The implications of tampering with Section 25 go beyond agricultural land. Downgrading property rights also means downgrading the title deeds given to these thousands of black South Africans. Many of these first-generation property owners had to wait two decades for lawful title to their homes. These properties give people access to bank loans, and assets to pass along to their children. Tampering with the ideal of private ownership is not only a threat to famers, it is a threat to South Africans who have just started to overcome the legacy of Apartheid.

The government would in effect revoke millions of title deeds, as well as remove ownership of farms from black South Africans. Between 1994 and 2013, 4 813 farms were transferred to black South Africans through redistribution programmes at a cost of R12.9 billion of public money. These farmers would lose ownership of those farms – and all the economic benefits which come with ownership .

The ANC and the EFF want their friends to be landlords, and all South Africans to be landless. Their policy is divisive and the only unifying thing about their plan is how all South Africans will be in the same boat: landless and at the mercy of the state. This is not progress, this is us going backwards.

Therefore, no arbitrary deprivation of property and no Constitutional amendment is required for land reform to occur meaningfully. This has become a convenient ‘get out of jail free’ card for the ANC, and gives them the perfect cover to avoid having to explain their rank failure over two decades to take land reform seriously.

  1. 3. Rejection of expropriation of land without compensation

The DA fundamentally  disagrees with the ANC position to expropriate land without compensation, because no Constitutional amendment is therefore necessary for substantive land reform. This would take away value and ownership from all – black and white.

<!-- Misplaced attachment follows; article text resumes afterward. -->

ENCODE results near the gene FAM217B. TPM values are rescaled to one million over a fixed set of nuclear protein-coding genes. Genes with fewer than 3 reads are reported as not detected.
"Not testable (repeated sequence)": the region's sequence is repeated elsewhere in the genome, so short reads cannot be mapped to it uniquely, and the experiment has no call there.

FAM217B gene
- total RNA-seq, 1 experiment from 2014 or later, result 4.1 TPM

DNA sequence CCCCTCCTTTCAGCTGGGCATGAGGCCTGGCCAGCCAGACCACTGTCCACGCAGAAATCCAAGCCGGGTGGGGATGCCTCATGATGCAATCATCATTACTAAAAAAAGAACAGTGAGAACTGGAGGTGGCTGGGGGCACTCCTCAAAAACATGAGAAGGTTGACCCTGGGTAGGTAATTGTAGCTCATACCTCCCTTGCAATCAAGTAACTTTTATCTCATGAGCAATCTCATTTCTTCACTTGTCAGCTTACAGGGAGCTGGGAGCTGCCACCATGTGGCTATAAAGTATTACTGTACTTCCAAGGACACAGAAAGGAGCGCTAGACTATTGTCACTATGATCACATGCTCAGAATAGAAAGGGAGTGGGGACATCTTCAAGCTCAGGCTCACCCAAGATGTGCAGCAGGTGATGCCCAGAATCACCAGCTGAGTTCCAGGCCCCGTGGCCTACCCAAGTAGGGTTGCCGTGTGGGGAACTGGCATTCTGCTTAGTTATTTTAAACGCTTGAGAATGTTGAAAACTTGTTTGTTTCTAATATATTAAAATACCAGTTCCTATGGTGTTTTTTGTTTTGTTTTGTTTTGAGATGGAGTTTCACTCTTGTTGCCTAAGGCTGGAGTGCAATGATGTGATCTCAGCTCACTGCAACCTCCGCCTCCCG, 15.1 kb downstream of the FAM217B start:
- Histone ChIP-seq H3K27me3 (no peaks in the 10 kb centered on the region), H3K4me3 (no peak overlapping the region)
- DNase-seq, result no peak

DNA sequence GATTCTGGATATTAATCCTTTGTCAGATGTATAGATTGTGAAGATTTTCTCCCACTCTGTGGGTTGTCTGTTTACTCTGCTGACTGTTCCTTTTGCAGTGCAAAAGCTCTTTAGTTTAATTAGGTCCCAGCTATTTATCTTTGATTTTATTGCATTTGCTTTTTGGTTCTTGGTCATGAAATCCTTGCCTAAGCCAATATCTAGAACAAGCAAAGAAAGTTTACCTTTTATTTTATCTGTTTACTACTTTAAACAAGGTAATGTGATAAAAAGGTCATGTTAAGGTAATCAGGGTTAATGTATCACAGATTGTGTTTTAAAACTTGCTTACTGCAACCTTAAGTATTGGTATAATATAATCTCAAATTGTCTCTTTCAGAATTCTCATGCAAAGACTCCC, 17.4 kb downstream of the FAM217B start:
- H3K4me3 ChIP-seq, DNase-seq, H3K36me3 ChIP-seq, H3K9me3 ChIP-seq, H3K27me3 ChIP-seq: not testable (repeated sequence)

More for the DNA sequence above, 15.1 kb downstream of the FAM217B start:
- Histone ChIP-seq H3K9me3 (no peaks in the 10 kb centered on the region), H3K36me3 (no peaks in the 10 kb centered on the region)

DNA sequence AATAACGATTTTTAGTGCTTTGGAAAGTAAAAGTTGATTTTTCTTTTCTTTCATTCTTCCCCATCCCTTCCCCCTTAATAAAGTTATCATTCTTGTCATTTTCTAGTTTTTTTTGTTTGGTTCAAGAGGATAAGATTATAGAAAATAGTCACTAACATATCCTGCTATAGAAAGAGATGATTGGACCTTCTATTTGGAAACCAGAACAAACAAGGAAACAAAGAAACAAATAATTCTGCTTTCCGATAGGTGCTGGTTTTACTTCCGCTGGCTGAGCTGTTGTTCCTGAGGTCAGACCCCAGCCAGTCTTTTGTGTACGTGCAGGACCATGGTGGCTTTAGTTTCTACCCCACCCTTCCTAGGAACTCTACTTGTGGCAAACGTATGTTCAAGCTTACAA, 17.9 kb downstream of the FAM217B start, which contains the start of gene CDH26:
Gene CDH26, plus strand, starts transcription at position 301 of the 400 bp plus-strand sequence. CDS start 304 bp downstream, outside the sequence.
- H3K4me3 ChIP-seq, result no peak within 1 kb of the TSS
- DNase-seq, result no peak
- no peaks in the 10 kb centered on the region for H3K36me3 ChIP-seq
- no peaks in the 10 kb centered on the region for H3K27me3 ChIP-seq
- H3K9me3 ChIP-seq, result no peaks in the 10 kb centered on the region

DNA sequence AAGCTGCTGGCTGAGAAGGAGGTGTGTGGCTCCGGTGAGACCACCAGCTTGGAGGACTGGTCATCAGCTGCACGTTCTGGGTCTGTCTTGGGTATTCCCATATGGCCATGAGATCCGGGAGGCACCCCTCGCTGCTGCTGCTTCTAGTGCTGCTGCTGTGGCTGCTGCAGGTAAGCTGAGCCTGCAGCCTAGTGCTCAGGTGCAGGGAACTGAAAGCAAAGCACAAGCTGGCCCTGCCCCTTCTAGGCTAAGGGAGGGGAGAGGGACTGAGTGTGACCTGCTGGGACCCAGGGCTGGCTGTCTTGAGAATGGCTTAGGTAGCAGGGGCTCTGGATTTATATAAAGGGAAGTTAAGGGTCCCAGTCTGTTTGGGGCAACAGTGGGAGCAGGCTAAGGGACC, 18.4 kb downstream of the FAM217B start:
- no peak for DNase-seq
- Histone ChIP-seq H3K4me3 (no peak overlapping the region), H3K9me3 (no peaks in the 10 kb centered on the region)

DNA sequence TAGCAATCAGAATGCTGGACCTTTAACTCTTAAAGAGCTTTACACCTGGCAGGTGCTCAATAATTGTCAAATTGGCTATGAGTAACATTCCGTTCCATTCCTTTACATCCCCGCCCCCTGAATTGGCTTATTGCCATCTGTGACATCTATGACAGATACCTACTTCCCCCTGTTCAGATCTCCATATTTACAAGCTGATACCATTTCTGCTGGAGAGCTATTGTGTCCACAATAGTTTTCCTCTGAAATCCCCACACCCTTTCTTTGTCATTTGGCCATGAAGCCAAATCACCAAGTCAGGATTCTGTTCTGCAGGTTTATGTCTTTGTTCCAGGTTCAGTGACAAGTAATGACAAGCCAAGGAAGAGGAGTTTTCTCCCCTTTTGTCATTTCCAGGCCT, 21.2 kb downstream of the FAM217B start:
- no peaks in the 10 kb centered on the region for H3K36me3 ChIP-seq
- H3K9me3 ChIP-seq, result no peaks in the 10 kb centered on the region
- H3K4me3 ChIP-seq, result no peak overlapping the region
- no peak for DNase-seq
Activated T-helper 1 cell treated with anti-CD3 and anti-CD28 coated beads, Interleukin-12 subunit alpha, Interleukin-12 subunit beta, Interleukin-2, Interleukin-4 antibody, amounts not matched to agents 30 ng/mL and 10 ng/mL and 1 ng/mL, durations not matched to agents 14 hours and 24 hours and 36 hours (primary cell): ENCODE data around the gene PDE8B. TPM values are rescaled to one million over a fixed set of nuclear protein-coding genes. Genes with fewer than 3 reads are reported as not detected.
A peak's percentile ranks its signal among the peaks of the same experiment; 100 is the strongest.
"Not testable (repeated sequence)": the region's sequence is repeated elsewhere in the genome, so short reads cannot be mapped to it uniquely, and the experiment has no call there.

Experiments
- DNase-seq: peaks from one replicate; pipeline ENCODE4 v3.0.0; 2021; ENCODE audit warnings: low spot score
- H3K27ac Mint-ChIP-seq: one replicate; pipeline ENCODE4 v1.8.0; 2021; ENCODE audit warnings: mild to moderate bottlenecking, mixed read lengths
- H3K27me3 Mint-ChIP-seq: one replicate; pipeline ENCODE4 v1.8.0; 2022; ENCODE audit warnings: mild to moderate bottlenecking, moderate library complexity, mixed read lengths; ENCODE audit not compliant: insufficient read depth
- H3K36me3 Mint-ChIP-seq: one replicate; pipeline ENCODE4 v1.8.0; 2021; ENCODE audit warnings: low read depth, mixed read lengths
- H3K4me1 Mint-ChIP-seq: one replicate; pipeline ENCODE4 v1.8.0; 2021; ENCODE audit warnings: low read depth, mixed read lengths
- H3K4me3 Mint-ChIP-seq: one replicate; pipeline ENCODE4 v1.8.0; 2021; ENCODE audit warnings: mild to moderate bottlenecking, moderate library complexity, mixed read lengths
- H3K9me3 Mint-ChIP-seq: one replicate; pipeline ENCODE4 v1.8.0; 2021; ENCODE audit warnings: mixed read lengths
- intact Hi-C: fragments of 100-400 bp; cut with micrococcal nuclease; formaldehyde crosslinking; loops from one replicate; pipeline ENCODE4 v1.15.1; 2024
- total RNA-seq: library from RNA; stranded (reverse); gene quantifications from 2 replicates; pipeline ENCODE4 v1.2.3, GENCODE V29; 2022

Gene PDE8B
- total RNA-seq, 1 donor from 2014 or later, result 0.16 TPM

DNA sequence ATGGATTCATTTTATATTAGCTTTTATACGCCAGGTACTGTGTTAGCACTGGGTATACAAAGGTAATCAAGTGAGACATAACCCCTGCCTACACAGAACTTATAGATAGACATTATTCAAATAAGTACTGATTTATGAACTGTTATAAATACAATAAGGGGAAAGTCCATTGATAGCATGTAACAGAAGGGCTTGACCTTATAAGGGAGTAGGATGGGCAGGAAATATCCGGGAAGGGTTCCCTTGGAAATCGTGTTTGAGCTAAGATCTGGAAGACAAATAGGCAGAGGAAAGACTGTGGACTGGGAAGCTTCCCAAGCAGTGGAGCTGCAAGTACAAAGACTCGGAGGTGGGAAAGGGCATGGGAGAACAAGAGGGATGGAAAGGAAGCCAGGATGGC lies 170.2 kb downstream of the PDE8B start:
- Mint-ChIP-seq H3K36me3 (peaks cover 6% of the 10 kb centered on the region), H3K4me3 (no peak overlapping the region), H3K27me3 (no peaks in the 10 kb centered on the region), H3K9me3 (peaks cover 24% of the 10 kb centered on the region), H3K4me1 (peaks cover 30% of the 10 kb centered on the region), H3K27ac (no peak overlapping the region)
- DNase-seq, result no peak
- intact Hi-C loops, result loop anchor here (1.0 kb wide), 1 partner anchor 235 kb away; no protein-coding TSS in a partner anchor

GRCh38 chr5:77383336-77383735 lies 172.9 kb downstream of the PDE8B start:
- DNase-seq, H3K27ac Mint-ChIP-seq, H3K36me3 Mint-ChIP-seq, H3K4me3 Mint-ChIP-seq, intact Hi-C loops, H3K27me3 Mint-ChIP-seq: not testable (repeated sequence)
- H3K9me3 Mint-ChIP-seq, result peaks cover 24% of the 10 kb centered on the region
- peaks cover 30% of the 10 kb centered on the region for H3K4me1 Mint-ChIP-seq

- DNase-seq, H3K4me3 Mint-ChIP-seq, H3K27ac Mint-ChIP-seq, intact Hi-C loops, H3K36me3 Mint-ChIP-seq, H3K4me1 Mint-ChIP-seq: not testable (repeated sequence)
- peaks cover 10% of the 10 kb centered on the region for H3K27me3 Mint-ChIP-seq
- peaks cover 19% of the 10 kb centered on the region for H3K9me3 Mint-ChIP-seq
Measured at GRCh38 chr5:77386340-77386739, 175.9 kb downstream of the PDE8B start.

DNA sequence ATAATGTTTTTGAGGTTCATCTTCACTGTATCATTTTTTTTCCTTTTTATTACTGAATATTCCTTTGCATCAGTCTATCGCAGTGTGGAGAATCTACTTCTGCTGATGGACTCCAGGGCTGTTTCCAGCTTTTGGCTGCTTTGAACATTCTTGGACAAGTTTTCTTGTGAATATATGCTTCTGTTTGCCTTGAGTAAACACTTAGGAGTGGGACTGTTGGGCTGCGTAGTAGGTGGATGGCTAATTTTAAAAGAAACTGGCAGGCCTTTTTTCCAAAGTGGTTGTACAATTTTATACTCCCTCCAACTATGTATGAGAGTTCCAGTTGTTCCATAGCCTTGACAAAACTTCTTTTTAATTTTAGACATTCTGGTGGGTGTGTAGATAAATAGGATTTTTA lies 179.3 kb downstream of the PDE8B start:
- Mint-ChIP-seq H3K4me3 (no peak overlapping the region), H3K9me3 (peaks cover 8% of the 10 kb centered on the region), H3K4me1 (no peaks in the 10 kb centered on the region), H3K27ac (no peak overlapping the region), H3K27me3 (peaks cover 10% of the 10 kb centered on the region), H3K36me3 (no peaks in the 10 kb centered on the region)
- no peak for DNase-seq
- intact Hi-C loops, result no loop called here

Current ANC policy, shared by the EFF, is that the state should be the custodian of all land.

This means that no black people would be able to own land as beneficiaries of land reform. This state- owned land would be parcelled out with short and medium term leases, seeing to it that black South Africans are dependents on government – and not free to own their own land.

This is a patronising, insulting policy that shows that the ANC and the EFF do not trust black South Africans enough to actually give them full ownership. It is their intention to turn black South Africans into permanent tenants of the state, with all of the opportunities for patronage and corruption that comes with that approach.

This is not empowerment, but enslavement. However, there is an alternative.

Where the DA  is  in  government, despite  the constraints  and  limited  scope of local and  provincial government, we are addressing this issue. The aggressive expansion of affordable housing projects in Central Business Districts (CBDs), the rapid delivery of title deeds, share equity schemes and land reform projects in the Western Cape are but a few examples. In national government, the DA would have the legal and Constitutional mandate to do what the current government has failed to do over the past 24 years. We would ensure that justice is served, and previously disadvantaged South Africans become owners of land, not permanent serfs dependent on the government.